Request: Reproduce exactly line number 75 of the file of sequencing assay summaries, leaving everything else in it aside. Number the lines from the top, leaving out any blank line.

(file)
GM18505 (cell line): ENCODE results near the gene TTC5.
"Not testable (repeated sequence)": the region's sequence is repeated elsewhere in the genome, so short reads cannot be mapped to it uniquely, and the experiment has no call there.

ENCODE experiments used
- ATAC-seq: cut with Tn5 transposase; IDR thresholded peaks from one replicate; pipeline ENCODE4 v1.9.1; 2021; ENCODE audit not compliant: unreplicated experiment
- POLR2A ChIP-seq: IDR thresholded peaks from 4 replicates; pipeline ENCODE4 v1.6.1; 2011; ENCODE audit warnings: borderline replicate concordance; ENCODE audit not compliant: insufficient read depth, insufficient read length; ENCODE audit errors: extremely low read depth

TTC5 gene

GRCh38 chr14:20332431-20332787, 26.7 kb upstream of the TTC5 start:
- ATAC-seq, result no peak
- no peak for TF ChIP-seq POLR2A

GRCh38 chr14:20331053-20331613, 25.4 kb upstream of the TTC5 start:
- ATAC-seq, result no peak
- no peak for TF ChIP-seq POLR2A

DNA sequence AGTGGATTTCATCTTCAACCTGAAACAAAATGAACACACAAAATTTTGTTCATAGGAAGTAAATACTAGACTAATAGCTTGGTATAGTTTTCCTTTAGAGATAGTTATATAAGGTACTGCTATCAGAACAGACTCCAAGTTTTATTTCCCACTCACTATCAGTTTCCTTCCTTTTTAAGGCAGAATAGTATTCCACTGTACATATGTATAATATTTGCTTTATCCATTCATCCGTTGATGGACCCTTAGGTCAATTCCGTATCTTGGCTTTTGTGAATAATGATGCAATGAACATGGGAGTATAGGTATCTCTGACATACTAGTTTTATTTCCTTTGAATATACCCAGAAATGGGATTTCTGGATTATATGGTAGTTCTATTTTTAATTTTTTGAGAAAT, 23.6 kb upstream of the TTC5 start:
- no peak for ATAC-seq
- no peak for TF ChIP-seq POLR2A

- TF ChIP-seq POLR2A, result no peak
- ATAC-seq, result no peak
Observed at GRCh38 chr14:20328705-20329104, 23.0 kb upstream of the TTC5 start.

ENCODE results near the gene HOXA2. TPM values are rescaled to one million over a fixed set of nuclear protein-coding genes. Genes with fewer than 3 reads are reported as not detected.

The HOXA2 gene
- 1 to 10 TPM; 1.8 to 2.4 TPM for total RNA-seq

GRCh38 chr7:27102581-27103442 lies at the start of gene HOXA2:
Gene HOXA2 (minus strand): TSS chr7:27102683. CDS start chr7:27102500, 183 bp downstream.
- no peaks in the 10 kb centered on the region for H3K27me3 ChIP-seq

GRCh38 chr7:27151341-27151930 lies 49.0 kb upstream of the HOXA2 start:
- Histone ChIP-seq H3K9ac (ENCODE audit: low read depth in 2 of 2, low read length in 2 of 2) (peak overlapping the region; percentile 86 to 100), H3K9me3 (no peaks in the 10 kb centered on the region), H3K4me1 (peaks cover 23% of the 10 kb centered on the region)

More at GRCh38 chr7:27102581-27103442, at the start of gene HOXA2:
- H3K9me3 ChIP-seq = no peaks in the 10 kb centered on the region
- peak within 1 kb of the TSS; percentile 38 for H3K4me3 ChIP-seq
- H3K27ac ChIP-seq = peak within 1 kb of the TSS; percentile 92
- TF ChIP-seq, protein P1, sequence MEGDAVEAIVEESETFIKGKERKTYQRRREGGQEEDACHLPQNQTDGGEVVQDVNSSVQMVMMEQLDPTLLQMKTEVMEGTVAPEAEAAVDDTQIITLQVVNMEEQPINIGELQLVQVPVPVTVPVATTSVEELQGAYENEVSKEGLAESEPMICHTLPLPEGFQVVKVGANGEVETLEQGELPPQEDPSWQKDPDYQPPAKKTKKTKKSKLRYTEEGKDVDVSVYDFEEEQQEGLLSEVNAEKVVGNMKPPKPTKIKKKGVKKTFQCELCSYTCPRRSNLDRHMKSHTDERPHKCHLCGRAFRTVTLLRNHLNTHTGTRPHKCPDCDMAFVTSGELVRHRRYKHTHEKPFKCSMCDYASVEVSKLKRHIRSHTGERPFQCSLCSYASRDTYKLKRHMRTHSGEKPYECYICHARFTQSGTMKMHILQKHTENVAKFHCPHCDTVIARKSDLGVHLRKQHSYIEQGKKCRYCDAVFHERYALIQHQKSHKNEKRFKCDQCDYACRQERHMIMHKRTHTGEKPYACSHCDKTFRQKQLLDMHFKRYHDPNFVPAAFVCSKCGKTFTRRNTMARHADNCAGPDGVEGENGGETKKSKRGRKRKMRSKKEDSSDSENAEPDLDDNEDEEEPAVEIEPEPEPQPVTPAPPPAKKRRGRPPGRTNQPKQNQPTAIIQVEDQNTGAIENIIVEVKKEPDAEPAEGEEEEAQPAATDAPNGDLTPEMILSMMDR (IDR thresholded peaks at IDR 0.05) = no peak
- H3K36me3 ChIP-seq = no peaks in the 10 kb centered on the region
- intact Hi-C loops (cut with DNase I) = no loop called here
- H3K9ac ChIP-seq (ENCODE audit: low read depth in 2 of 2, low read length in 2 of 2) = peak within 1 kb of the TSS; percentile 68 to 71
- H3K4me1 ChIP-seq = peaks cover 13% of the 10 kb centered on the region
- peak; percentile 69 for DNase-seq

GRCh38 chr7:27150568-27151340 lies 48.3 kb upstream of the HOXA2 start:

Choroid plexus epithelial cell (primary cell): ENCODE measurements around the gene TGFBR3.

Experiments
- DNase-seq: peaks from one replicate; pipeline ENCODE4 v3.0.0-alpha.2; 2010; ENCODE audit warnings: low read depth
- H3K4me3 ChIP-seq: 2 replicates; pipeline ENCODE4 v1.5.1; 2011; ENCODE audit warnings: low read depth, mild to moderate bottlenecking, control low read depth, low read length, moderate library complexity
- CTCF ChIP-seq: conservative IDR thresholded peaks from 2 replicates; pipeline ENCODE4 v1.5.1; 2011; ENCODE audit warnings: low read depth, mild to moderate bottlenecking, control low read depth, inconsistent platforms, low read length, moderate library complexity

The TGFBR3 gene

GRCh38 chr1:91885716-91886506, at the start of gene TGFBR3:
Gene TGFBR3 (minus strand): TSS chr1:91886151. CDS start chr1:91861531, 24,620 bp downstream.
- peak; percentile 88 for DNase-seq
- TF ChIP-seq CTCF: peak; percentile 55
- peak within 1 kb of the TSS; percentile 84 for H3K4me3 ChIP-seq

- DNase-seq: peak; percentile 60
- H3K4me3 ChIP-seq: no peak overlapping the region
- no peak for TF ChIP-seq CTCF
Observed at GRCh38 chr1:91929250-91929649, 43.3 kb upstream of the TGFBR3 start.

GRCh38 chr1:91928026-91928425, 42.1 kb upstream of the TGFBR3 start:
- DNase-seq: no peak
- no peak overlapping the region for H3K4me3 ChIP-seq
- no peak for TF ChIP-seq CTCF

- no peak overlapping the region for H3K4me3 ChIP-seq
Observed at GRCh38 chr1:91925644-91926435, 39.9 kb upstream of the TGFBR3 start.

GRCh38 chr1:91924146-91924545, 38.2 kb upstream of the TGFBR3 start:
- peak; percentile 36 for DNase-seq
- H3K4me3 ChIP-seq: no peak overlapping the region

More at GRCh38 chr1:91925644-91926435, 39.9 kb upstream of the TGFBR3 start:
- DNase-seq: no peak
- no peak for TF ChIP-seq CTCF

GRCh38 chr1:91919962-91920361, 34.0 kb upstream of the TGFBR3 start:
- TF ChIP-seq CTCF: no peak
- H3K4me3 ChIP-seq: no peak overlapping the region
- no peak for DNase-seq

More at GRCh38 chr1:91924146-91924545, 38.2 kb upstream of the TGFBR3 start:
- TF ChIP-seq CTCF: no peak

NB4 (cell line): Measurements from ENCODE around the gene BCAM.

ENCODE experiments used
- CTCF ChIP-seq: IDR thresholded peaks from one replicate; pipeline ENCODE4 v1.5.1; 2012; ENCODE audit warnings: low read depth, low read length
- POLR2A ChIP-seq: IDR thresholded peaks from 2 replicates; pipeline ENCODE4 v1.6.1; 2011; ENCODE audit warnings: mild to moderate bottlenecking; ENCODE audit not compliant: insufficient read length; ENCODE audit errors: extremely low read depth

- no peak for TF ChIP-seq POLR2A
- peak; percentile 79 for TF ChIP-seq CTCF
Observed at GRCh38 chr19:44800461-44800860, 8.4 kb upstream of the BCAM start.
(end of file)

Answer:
- no peak for TF ChIP-seq POLR2A